ITE Data Report 2014 - Margery Evans, Chief Executive Officer of AITSL, 10 November 2014.
I think it was Mark Twain who talked about statistics and damned lies. Yet, regardless of your view about what the numbers tell or don’t tell us, there is no doubt we now live in a world where the collection and reporting of data plays an increasing role in our personal and professional lives. Data often helps to answer questions, as well as and possibly more often, raising new questions.
Regardless of your perspective, data remains key to building understanding and making informed decisions.
AITSL takes data seriously. Commencing in 2013, we have been collating and reporting annually on data related to initial teacher education in Australia. Our Reports bring together a range of publicly available data about initial teacher education programs, applicants, students and graduates.
Our 2014 report, has just been released. It covers information on commencing students, program characteristics, course completions, ATAR breakdowns, retention rates, graduate and employer satisfaction and employment rates as well as providing detailed information about ITE programs by institution.
In my opinion the 2014 report reveals an interesting range of data facts that shed light on, and raise questions about, initial teacher education in Australia.
For instance, did you know that:
- There has been an 8% increase between 2011 and 2012 in the numbers of commencing students in ITE programs. That’s about 2,000 students. Think about the implications numbers like this have on the provision of school-based professional experience as well as how a new wave of graduates has the potential to refresh our profession.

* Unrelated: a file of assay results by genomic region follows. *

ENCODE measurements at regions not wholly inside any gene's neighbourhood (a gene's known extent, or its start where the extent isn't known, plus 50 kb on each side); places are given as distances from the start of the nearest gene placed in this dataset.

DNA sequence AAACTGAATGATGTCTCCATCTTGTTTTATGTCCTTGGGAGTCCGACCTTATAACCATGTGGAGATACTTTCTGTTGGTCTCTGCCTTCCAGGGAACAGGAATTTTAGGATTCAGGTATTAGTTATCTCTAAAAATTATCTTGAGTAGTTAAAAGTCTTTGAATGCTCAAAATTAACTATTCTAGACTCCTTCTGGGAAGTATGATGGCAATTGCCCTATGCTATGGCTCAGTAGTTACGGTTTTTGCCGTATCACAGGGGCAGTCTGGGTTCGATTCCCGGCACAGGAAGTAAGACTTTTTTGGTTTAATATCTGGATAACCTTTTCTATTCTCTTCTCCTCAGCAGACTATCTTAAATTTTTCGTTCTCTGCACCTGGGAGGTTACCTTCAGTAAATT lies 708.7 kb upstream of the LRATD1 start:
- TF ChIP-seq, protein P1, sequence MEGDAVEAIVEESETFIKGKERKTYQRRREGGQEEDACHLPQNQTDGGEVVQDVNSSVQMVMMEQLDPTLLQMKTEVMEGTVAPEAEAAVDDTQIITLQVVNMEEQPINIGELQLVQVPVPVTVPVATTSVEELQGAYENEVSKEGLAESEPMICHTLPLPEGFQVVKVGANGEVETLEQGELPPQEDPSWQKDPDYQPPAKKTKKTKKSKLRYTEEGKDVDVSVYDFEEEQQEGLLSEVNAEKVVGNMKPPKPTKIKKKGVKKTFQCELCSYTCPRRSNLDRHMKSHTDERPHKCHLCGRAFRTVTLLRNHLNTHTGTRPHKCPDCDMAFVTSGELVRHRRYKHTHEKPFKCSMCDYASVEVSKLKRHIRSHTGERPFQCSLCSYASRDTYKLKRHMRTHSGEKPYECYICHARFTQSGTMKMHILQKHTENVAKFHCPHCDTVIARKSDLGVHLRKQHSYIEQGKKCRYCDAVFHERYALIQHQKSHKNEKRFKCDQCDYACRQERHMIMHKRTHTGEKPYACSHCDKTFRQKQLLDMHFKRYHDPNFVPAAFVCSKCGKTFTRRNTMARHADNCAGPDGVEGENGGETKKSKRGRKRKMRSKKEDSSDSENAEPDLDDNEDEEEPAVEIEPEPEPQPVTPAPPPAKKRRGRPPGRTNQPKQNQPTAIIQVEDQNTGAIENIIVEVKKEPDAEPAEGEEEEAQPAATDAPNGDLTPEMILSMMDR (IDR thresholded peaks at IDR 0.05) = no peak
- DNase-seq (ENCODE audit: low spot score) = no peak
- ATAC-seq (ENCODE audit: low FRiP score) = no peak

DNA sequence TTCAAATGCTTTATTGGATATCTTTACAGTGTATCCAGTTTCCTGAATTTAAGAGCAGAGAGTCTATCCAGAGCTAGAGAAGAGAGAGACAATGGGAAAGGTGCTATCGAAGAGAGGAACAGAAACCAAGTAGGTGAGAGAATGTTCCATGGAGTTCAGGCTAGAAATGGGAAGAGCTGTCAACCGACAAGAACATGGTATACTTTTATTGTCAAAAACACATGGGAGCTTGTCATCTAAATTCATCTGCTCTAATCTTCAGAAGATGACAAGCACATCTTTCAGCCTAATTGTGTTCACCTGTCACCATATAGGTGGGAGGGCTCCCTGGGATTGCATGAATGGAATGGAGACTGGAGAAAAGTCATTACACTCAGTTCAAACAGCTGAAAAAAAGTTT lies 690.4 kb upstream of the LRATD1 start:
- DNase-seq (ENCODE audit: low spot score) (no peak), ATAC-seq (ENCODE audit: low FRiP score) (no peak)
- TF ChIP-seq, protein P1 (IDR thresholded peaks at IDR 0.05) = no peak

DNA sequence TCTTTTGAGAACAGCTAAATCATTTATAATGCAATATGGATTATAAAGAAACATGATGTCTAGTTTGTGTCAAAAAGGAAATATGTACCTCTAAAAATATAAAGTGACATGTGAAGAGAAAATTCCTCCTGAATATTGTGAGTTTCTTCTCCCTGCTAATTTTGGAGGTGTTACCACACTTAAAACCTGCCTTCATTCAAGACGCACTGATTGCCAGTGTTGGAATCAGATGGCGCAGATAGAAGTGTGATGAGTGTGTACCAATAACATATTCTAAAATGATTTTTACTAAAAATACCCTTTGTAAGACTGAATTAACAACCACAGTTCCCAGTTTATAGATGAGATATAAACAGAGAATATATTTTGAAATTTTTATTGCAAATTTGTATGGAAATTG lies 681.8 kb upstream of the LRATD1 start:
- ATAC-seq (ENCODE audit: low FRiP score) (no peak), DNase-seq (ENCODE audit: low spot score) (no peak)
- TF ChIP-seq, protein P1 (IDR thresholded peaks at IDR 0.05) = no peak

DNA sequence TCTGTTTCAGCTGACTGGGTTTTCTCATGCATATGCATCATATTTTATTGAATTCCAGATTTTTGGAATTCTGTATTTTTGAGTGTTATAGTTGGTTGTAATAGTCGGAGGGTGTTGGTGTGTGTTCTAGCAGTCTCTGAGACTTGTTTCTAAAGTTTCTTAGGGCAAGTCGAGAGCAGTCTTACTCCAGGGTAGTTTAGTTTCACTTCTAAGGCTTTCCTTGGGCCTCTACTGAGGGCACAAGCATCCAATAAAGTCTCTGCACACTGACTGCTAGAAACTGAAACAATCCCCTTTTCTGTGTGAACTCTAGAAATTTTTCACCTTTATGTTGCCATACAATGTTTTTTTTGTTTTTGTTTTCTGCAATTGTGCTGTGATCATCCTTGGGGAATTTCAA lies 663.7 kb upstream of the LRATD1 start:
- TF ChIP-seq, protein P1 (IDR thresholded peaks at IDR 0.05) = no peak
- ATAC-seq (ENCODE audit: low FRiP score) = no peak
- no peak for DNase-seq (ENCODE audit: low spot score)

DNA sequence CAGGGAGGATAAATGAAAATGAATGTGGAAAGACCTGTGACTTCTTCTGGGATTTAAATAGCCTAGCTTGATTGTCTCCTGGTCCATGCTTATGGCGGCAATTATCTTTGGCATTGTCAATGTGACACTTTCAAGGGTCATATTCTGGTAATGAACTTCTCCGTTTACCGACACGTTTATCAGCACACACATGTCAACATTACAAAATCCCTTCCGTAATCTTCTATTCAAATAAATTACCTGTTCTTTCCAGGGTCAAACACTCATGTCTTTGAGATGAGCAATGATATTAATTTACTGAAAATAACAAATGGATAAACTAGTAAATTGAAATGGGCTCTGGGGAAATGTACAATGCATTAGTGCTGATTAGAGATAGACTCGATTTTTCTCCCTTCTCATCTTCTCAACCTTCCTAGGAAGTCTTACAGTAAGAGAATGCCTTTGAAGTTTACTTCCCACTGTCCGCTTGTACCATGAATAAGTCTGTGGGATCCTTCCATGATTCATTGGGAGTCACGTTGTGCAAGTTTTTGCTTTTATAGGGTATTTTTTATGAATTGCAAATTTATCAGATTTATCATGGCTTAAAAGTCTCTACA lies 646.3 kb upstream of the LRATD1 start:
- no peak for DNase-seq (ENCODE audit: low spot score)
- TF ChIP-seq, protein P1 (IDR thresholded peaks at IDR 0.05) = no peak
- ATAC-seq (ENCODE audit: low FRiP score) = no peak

- Only around 20% of commencing students were domestic undergraduate entrants who were admitted on the basis of their school education and had an ATAR. This makes me wonder about what other sorts of evidence universities have used to make sure the remaining entrants were prepared for the rigours of a teaching course.
- 50% of primary graduates, 48% of secondary graduates and 35% of early childhood graduates were employed full-time in schools within four months of graduation. Even more interesting is that overall employment rates for education graduates are similar to other degrees. What we haven’t yet collected data on is how many of these new teachers were employed on a permanent or ongoing basis
One data fact that I find particularly interesting is the time series of commencing students by ATAR band. The time series shows that the percentage of students entering initial teacher education from higher ATAR bands has decreased since 2005, while the percentage entering from lower ATAR bands has increased.
Obviously ATAR does not reveal the whole story, and nor should it:
- Important point one: anyone in the education game, including students and parents, knows it is the combination of academic ability along with the capability to develop the necessary skills and knowledge to support student learning and engage with the teaching profession that make a great teacher.
- Important point two: ATAR is only one measure of academic ability and is not used by all institutions as the basis for admitting students. An ATAR score certainly doesn’t apply to those students entering with other qualifications or as mature aged students. However, bearing these considerations in mind, the story told by the ATAR data is important because it suggests a possible shift in the types of people choosing to enter the teacher profession. For this reason alone patterns in ATAR scores are something worth paying attention to and investigating further.
So to return to my central contention – it’s important and a huge step forward that we do have data about initial teacher education available in the one place and it’s important to remember that even the most comprehensive data sets won’t explain every situation or answer every question, and that’s why I’m left pondering what the increase in student commencements really shows. Is this related to the uncapping of higher education places or does it reflect increased interest in teaching careers? What about the shift away from education for students with a higher ATAR? Is this related to possible negative perceptions of teaching as a profession?
At AITSL we see these questions as a good thing. Asking questions and investigating answers can only promote discussion and contribute to the knowledge we have about teacher education in Australia.